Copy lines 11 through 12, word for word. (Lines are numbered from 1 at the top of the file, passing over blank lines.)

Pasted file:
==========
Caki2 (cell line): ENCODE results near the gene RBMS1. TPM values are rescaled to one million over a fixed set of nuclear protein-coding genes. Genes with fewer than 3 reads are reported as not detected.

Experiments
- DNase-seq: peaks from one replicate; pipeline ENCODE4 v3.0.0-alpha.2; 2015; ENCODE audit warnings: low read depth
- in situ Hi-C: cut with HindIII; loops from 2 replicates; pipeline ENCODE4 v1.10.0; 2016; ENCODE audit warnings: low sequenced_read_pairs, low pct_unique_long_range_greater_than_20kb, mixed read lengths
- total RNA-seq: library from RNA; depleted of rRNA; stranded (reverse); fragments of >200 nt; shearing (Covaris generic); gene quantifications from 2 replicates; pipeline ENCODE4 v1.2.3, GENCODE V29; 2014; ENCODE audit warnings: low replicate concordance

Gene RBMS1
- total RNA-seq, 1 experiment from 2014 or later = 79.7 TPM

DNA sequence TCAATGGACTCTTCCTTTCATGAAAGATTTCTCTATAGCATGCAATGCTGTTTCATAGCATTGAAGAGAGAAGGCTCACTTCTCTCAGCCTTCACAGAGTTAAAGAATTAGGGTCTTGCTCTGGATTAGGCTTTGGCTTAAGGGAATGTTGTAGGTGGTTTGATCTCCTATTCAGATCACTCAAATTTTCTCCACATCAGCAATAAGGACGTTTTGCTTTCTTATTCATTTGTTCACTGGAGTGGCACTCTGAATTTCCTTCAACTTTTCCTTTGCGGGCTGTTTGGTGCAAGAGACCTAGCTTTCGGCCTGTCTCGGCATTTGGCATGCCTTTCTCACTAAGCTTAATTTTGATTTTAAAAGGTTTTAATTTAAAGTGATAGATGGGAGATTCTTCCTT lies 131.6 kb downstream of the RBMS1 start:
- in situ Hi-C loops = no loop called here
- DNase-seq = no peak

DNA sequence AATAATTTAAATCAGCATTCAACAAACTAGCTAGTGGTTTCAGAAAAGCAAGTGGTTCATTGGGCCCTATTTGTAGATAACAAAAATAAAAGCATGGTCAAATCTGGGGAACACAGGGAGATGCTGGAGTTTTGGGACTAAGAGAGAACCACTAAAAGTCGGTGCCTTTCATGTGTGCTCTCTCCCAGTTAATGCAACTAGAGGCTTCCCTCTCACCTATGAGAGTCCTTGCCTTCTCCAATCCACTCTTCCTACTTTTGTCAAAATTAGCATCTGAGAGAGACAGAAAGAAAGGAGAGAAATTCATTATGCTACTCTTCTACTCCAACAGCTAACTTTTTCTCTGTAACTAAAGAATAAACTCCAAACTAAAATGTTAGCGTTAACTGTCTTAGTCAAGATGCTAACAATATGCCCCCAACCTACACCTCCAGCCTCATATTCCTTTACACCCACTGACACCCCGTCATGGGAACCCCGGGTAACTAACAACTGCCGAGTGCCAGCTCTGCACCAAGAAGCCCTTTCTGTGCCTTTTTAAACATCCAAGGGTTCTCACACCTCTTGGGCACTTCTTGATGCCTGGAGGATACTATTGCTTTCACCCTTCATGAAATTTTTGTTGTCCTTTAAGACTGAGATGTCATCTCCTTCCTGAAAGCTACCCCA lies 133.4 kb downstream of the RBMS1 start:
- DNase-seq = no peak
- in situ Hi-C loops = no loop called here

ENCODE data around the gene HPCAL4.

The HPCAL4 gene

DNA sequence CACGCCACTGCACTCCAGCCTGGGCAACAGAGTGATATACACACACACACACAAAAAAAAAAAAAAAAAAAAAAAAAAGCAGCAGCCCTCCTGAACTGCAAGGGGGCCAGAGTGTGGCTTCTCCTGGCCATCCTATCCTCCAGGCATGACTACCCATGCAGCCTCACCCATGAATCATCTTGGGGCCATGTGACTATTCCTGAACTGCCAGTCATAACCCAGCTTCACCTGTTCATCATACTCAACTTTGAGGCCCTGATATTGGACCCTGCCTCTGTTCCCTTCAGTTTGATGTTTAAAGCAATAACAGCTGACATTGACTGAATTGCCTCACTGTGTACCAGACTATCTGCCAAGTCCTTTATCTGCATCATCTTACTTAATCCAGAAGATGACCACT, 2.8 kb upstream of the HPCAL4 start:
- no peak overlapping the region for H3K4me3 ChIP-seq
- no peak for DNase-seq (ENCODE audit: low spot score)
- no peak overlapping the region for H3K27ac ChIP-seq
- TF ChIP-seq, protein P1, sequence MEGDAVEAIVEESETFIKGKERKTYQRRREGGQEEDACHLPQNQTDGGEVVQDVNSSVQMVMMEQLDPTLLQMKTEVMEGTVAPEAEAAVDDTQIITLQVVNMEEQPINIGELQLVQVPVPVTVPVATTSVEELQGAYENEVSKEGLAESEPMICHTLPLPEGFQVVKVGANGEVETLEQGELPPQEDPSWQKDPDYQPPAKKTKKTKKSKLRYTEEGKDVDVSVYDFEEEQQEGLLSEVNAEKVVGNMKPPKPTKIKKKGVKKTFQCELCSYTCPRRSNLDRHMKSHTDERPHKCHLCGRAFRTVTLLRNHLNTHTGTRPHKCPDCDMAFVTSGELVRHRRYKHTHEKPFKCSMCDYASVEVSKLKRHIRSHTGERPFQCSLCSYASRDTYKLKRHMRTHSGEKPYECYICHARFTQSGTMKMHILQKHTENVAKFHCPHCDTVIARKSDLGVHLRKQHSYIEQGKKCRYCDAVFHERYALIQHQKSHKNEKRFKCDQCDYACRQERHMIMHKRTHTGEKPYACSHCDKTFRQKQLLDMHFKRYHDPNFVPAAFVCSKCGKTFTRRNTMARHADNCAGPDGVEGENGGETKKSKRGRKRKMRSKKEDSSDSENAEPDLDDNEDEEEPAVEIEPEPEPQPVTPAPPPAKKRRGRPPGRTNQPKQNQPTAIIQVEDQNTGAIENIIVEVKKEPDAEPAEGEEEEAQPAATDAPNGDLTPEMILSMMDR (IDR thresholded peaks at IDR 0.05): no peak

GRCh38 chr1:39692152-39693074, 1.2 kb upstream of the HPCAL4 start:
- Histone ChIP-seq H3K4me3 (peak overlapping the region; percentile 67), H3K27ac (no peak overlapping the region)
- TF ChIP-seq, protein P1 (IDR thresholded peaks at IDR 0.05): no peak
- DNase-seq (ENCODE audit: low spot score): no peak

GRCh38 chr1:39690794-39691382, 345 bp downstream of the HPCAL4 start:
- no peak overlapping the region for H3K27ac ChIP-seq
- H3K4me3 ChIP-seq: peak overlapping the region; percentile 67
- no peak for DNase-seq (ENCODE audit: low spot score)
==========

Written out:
DNA sequence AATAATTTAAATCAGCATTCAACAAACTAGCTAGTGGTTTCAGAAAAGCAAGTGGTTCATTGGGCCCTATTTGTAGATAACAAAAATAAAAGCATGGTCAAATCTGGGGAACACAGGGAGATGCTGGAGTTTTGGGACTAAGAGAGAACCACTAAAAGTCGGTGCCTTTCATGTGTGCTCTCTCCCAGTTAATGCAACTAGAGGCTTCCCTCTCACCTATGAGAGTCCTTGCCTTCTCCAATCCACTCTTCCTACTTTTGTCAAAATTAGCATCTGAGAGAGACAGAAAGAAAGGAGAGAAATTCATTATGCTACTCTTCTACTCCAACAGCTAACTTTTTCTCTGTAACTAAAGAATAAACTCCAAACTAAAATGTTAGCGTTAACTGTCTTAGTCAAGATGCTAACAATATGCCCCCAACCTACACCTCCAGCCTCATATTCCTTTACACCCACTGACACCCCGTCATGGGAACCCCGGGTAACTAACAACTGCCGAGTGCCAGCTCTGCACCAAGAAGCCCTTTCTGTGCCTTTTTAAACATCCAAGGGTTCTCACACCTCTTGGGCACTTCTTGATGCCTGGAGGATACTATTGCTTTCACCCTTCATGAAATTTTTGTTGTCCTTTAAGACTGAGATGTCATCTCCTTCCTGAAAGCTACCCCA lies 133.4 kb downstream of the RBMS1 start:
- DNase-seq = no peak